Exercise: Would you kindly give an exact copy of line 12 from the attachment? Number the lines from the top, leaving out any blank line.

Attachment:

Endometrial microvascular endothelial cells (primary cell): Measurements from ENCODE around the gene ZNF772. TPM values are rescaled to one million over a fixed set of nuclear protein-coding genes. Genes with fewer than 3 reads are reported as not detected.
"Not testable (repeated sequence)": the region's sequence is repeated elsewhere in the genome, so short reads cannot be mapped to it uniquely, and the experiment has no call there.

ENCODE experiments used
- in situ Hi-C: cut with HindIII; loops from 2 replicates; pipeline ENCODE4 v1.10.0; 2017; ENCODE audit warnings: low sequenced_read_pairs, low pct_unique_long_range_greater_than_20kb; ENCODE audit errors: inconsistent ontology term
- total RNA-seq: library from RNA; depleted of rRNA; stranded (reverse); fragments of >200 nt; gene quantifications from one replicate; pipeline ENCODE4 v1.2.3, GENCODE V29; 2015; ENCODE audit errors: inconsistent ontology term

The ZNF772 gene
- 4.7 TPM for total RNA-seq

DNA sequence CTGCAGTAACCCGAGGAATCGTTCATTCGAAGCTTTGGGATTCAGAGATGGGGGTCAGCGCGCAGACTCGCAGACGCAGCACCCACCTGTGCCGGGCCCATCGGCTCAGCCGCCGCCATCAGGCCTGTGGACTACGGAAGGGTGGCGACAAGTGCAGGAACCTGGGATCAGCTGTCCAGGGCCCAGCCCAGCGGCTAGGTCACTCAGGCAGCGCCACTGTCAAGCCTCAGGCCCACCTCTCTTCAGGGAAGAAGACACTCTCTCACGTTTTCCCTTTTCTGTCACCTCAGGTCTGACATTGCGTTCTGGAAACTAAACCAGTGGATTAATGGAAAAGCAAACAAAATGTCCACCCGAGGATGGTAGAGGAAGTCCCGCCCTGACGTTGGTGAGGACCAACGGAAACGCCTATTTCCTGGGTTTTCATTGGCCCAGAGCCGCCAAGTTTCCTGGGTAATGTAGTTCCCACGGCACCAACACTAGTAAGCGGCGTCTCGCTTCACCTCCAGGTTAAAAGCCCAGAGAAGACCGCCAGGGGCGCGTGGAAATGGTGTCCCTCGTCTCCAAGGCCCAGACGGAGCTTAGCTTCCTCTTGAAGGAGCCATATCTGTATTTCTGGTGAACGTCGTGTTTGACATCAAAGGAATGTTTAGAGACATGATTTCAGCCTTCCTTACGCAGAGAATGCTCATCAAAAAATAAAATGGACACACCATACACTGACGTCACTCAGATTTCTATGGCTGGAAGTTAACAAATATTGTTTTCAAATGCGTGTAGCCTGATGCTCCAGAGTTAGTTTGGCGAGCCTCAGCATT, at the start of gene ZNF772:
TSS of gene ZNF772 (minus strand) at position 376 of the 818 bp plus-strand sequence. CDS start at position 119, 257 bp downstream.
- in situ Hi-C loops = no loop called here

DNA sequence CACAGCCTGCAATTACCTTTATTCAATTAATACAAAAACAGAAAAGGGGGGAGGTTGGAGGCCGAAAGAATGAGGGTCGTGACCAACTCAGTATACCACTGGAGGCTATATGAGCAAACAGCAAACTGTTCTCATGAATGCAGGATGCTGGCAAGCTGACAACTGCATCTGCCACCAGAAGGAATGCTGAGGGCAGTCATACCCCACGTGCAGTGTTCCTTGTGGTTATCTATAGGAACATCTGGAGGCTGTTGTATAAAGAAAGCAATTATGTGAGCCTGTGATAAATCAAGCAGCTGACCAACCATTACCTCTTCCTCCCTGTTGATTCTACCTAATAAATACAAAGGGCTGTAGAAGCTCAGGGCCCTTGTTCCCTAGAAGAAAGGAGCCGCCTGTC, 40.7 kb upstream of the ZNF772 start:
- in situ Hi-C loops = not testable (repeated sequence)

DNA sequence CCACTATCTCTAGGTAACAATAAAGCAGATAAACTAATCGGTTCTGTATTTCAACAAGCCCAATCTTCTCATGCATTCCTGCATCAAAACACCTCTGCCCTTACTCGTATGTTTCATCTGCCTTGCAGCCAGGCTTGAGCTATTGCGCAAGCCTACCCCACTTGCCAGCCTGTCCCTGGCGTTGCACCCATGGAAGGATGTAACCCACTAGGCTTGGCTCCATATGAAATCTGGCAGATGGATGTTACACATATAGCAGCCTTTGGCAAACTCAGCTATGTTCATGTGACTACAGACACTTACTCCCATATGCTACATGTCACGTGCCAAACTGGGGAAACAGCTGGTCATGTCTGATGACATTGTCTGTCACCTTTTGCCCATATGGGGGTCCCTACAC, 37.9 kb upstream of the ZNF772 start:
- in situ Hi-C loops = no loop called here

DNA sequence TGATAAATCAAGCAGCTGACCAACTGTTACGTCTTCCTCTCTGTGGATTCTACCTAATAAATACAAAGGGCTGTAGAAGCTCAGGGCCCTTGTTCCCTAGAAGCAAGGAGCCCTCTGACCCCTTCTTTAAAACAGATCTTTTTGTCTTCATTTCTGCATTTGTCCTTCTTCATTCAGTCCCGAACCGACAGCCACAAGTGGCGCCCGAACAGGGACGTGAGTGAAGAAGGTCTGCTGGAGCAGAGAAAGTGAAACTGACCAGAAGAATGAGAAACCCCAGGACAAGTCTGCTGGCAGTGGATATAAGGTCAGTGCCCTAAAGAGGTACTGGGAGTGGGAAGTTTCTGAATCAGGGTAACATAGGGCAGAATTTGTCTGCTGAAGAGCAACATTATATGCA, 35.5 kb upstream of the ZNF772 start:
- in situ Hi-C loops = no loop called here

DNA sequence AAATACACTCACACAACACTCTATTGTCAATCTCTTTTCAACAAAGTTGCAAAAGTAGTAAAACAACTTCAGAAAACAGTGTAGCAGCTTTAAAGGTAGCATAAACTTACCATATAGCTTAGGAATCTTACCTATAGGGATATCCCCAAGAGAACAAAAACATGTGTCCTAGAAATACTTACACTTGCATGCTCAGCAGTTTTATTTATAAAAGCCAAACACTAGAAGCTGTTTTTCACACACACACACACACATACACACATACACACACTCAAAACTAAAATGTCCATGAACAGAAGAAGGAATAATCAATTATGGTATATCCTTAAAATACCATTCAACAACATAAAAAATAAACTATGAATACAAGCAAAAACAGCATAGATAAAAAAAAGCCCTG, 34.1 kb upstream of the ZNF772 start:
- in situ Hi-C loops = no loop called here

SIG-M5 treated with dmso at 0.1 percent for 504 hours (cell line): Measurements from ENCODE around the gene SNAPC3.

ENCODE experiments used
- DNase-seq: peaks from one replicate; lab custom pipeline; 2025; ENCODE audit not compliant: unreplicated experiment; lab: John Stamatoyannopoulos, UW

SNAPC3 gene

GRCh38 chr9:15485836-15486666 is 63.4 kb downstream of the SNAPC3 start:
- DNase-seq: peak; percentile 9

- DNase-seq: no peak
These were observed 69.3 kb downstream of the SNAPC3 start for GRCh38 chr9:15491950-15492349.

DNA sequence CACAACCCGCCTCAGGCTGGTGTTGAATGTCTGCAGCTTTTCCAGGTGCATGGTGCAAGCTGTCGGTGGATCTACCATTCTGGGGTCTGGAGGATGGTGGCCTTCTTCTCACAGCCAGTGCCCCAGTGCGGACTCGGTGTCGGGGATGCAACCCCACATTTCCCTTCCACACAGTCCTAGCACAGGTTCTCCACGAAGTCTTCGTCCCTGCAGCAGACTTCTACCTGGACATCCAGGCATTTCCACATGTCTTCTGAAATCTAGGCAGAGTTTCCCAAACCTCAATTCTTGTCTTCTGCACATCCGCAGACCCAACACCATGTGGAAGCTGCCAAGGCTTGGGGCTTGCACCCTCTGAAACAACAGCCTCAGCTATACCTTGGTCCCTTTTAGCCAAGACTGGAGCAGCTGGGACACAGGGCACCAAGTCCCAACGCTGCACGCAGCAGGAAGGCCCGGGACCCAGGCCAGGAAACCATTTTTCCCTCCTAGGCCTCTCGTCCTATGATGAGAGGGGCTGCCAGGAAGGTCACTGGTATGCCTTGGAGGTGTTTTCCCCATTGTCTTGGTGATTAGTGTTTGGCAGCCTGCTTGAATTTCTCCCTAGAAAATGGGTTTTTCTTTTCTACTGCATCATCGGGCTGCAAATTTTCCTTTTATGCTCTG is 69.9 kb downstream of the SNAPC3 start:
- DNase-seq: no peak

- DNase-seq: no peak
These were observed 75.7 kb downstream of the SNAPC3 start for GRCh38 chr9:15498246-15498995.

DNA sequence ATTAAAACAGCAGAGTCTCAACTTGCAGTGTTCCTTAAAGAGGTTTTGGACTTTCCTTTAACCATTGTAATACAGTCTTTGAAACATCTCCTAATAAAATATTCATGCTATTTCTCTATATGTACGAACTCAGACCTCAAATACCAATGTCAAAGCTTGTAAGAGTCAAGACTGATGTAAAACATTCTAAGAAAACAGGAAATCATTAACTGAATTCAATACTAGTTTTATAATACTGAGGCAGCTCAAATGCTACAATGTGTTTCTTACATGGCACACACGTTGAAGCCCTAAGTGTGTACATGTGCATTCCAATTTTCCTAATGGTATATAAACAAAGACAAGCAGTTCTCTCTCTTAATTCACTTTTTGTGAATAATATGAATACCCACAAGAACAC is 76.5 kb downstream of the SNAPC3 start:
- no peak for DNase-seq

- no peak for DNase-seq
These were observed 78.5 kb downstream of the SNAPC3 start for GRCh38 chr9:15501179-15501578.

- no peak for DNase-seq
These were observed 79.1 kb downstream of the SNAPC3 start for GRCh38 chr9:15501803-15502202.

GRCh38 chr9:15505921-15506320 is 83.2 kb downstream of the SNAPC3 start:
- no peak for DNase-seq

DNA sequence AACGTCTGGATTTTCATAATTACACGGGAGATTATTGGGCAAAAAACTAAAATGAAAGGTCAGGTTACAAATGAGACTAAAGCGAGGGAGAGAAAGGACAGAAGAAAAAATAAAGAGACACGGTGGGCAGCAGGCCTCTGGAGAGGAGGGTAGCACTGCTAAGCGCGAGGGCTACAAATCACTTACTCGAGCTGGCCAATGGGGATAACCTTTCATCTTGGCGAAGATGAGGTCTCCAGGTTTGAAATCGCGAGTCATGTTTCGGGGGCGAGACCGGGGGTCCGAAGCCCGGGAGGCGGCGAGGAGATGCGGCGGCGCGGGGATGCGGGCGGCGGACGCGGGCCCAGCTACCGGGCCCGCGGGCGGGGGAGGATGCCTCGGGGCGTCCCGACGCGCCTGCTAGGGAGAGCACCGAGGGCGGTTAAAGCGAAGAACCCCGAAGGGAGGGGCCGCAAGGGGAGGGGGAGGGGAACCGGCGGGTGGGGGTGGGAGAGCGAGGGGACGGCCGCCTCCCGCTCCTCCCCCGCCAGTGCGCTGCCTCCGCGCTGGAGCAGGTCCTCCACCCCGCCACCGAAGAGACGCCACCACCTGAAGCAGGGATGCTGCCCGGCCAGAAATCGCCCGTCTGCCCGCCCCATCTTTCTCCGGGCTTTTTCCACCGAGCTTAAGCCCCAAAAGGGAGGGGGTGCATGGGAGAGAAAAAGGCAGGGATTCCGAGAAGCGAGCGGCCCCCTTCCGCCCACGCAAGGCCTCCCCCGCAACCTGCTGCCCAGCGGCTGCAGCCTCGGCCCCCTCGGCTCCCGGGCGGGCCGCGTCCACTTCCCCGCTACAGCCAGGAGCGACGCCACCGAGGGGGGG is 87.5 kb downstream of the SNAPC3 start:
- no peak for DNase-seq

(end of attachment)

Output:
- in situ Hi-C loops = not testable (repeated sequence)